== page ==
Maternal Serum Triple Analyte Screening in Pregnancy
Am Fam Physician. 2000 Aug 15;62(4):738-740.
Genetic screening is a burgeoning field of medicine, and family physicians will be instrumental in translating this new science to patients. Dr. Newberger's article1 in this issue of American Family Physician reviews the importance of screening for Down syndrome. The article is timely and the issues of sensitivity, specificity and cost-effectiveness—common to all screening tests—are reviewed.
On the surface, triple analyte screening for Down syndrome seems like a good idea. It is a blood test that can lead to prenatal detection of Down syndrome. But, like all screening tests, it has its drawbacks. Triple analyte screening has limited sensitivity, with an overall rate of 60 percent and an overall specificity of 93 percent, although these percentages vary according to the age of the patient being screened. A positive test result may need to be confirmed with amniocentesis. Following amniocentesis, a small number of fetuses with false-positive triple-analyte test results will be miscarried.
The limitations of this test highlight the importance of informed consent. The more complex the screening test with respect to potential adverse outcomes, the greater the physician's responsibility to discuss the alternatives, risks and benefits, including assessing each patient's understanding and preferences.2 Some patients want to know whether their infant has Down syndrome in order to emotionally prepare for the birth of that child. Other patients may want the option of termination, while still others are not interested in screening if the confirmatory test is associated with any risk of fetal loss. Shared decision-making ensures that the patient is invested in the decision to screen, regardless of the outcome.
While the potential benefits of better patient-physician communication in this litigious society are great, the burden of informed consent rests heavily on physicians. Can we provide this discussion to all pregnant patients? What are the practical considerations of time and financial reimbursement? How do we weigh the costs and benefits of screening for Down syndrome?
In 1996, the American College of Obstetricians and Gynecologists (ACOG) recommended triple analyte screening for all pregnant women less than 35 years of age and amniocentesis for all pregnant women 35 years or older; the U.S. Preventive Services Task Force (USPSTF) recommends triple analyte screening for all pregnant women. The USPSTF recommends offering the triple screen and amniocentesis to women 35 years or older.3,4 Decision analysis incorporates all potential benefits and costs. It has shown that implementation of the ACOG guideline is associated with the highest number of pregnancy losses associated with amniocentesis and the highest cost per case detected. Screening all women first with the triple analyte test has a 20 percent lower cost and almost one half the number of pregnancy losses associated with amniocentesis.5 This analysis suggests that the USPSTF recommendation would be more cost effective.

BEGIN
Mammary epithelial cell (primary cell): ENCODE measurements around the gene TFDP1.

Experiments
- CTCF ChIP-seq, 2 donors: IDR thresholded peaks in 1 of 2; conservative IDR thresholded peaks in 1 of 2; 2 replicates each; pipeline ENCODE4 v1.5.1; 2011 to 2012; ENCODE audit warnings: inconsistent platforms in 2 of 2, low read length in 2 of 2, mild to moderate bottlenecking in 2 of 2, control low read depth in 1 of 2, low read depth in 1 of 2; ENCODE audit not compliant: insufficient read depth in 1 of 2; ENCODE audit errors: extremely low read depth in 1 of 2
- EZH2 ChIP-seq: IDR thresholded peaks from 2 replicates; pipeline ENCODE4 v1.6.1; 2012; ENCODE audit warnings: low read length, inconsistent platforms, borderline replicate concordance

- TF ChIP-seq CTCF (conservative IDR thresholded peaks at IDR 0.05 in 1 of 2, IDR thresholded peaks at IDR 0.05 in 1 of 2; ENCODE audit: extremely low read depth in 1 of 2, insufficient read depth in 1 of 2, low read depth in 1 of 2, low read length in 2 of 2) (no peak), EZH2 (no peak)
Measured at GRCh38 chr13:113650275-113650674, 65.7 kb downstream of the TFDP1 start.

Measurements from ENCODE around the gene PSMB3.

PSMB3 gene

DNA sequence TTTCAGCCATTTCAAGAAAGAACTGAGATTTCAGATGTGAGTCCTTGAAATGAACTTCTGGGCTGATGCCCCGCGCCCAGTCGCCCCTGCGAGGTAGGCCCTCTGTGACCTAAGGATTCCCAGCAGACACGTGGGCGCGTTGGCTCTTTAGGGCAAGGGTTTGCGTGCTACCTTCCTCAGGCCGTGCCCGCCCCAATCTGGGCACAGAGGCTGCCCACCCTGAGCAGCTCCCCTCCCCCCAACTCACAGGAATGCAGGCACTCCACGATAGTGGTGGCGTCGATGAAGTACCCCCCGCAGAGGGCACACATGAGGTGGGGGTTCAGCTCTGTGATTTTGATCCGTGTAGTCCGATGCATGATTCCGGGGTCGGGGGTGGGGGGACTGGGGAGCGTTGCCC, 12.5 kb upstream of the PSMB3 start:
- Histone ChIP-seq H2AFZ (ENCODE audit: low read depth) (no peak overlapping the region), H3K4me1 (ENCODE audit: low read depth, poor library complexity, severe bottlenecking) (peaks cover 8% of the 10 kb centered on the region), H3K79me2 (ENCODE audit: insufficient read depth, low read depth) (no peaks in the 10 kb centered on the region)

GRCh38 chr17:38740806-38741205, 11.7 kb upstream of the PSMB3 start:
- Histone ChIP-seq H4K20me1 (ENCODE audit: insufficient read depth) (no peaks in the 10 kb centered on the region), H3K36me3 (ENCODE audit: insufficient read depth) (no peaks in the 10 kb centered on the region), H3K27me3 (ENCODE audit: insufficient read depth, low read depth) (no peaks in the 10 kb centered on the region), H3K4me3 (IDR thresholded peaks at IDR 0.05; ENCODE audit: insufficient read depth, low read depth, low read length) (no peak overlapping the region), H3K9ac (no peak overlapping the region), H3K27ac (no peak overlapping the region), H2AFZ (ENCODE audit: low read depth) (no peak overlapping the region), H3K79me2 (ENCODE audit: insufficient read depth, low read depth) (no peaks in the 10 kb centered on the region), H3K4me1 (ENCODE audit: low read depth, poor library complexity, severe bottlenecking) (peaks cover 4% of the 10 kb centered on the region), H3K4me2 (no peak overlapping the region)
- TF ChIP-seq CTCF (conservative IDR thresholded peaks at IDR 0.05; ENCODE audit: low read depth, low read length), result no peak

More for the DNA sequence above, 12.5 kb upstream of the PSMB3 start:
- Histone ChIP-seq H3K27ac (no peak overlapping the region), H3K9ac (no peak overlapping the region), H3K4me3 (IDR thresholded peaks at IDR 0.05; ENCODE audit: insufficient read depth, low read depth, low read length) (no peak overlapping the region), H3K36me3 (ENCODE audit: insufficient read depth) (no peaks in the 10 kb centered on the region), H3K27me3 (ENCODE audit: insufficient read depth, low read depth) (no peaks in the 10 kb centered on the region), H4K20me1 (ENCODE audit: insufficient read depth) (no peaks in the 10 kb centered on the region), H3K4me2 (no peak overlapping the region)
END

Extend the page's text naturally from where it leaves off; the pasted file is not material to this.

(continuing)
In addition, the detection rate of the triple analyte test is strongly age-dependent. Older patients accrue the greatest benefits of screening. There are low benefits or even negative effects associated with screening in younger patients. Decision analysis suggests that limiting screening to older women (e.g., those more than 30 years of age) would limit the number of women who need pretest counseling and the number of amniocentesis-related fetal losses, and would lower screening program costs.6,7
In the future, ultrasonography may be used to reduce the positive screening rate by a “genetic sonogram.” Differences in technical accuracy limit the widespread use of this type of ultrasonography.
With the proliferation of new genetic tests that detect carriers of genes that cause and predispose to disease, genetic testing will likely become a much bigger part of primary care practice. The impact on our practices may be profound. Family physicians must play a leadership role in the creation of guidelines for genetic testing that take into account all costs and benefits and in the promotion of skills that enhance communication and shared decision-making with our patients.
Sara Cate, M.D., M.P.H., is a faculty member in the residency program at Central Washington Family Medicine, Yakima, and a clinical assistant professor in the University of Washington School of Medicine Department of Family Medicine, Seattle.
Address correspondence to Sara Cate, M.D., Residency Program, Central Washington Family Medicine, 1806 W. Lincoln Ave., Yakima, WA 98902.
1. Newberger DS. Down syndrome: prenatal risk assessment and diagnosis Am Fam Physician. 2000;62:825–32.
2. Braddock CT, Edwards KA, Hasenberg NH, et al. Informed decision making in outpatient practice. JAMA. 1999;282:2313–20.
3. American College of Obstetricians and Gynecologists. Down syndrome screening. Maternal serum screening. In: ACOG Educational Bulletin. No. 228. Washington, D.C.: American College of Obstetricians and Gynecologists, 1999.
4. Screening for Down syndrome In: Guide to clinical preventive services: report of the US Preventive Services Task Force. Baltimore: Williams & Wilkins, 1996;449–65.
5. Cusick W, Vintzileos AM. Fetal Down syndrome screening: a cost effectiveness analysis of alternative screening programs. J Matern Fetal Med. 1999;8(6):243–8.
6. Fletcher J, Hicks NR, Kay JD, Boyd PA. Using decision analysis to compare policies for antenatal screening for Down's syndrome. BMJ. 1995;311:351–6.
7. Beazoglou T, Heffley D, Kyriopoulos J, et al. Economic evaluation of prenatal screening for Down syndrome in the U.S.A. Prenat Diagn. 1998;18(12):1241–52.
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